Modern field guide to security and privacy

Resolving the encryption debate requires betting on innovation

Embrace, don’t undermine, America’s technological advantages and global competitive edge.

Jim Pflaging, principal and technology sector lead of The Chertoff Group, speaks at a recent event.

PALO ALTO, CALIF. — The recent debate over the scope and role of encryption highlights the tension around law enforcement’s efforts to preserve public safety and respect individual privacy.

The high-profile dispute between Apple and the FBI encapsulates this debate, seemingly pitting law enforcement against Silicon Valley.

It need not be that way. In fact, this debate misses the far bigger point.

The job for today’s leaders should be this: How do we create growth, while at the same time protect public safety and individual privacy?

Most agree that America’s technological expertise is a key pillar of our economic growth. Fewer understand that it’s also a key pillar of our national security.  American excellence in pioneering disruptive technologies and ideas not only invigorates Americans and our economy, it also assists in safeguarding our shared homeland security interests.

This becomes easier to understand when you consider the impact of tectonic shifts such as social media, big data, cloud computing, mobility, and the Internet of Things. Their collective impact endows organizations with the ability to redefine how they interact with customers, deliver goods and services, and redefine their place in the markets they serve.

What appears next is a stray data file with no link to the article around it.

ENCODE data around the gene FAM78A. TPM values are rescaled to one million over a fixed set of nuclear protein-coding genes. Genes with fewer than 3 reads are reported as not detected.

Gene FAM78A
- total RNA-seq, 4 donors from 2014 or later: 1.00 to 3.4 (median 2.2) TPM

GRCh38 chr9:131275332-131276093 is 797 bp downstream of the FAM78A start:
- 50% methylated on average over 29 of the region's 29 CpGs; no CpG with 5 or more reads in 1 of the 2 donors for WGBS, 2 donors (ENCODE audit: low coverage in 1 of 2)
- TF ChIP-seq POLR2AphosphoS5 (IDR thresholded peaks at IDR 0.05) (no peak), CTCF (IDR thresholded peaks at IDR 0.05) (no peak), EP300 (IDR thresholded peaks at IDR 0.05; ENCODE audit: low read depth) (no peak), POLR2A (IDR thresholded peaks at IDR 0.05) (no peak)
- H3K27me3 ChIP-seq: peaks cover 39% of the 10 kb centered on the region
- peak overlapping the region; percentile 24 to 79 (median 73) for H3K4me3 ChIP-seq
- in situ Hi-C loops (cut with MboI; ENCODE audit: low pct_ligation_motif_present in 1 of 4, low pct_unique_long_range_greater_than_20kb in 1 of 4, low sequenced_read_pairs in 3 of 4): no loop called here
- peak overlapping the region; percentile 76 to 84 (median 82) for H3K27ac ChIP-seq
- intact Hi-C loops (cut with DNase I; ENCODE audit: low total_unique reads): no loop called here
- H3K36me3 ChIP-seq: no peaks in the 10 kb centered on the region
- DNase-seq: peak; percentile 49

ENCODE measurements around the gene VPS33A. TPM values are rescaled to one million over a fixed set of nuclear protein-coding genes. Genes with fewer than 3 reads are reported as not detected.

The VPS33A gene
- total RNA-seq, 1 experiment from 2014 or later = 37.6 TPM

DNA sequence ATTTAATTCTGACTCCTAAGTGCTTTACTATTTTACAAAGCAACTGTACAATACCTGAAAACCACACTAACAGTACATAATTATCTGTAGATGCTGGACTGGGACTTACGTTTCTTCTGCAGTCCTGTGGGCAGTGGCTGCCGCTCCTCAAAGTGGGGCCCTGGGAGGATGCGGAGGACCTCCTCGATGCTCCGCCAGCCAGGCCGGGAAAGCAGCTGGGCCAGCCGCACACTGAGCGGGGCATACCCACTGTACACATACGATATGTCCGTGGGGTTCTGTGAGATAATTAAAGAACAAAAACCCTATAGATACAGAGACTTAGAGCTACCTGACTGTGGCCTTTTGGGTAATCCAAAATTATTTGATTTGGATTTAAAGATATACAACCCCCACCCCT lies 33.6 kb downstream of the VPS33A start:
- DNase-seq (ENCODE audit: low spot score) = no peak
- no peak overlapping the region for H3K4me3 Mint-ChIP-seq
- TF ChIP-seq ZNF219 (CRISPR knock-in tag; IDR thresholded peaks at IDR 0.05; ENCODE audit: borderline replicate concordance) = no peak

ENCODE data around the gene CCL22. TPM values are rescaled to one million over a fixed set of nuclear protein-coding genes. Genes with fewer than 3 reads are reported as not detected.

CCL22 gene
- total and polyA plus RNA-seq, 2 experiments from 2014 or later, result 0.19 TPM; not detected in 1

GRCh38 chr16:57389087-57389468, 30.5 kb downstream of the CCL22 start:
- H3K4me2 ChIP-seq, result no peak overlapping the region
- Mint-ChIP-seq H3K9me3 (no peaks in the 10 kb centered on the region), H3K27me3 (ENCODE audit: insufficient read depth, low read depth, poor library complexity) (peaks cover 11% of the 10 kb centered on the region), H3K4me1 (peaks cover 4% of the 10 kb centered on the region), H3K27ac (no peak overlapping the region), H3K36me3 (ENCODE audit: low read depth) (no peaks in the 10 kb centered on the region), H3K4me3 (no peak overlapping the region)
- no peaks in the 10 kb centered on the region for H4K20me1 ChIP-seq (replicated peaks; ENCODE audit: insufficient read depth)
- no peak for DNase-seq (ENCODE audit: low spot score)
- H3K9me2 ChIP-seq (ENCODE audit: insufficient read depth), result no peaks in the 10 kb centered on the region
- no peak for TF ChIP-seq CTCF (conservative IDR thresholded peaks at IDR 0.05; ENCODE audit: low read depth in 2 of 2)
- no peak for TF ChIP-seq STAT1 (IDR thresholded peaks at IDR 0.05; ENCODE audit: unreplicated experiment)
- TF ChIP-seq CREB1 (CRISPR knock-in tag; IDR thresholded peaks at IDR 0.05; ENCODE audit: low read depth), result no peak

In market after market, we see technology as a driving force for positive change. However, these technology disruptions have a dark side. They have enabled new classes of bad actors who take advantage of holes in these platforms.  These risks manifest into both cyber and physical threats from highly organized gangs and nation states. Organizations and governments struggle to keep pace in this rapidly changing, expanding threat environment.  Dealing with cyber threats has taught us an important lesson: cybersecurity is different.

Many of our defense and political leaders, ranging from former US Deputy Secretary of Defense Bill Lynn to former Director of the CIA and NSA Michael Hayden to President Obama, agree. Cybersecurity is unlike the traditional defense domains of ground, sea, air, and space. Cybersecurity, the fifth domain, differs from its predecessors in that the core expertise does not lie in the military nor the government. 

Why? Because cyber expertise, funding, and product development resides predominantly in the private sector. Government and law enforcement depend on the private sector’s agility, creativity, and risk tolerance in order to keep pace with this rapidly changing threat landscape.

For instance, the leading security paradigm of strong walls around your digital perimeter, a strategy predicated on keeping the bad guys out, has become ineffective. The bad guys are already in every network.

In response, industry quickly developed new models, focusing on protecting the most valuable data and critical assets, shielding the most important users, and monitoring for unusual events. To implement the philosophical transition to focus less on “walls” and more on risk-based models that emphasize data- and identity-centric security, the tech sector made rapid advances in the core data security technologies of encryption, masking and tokenization. Most agree these innovations are important and valuable.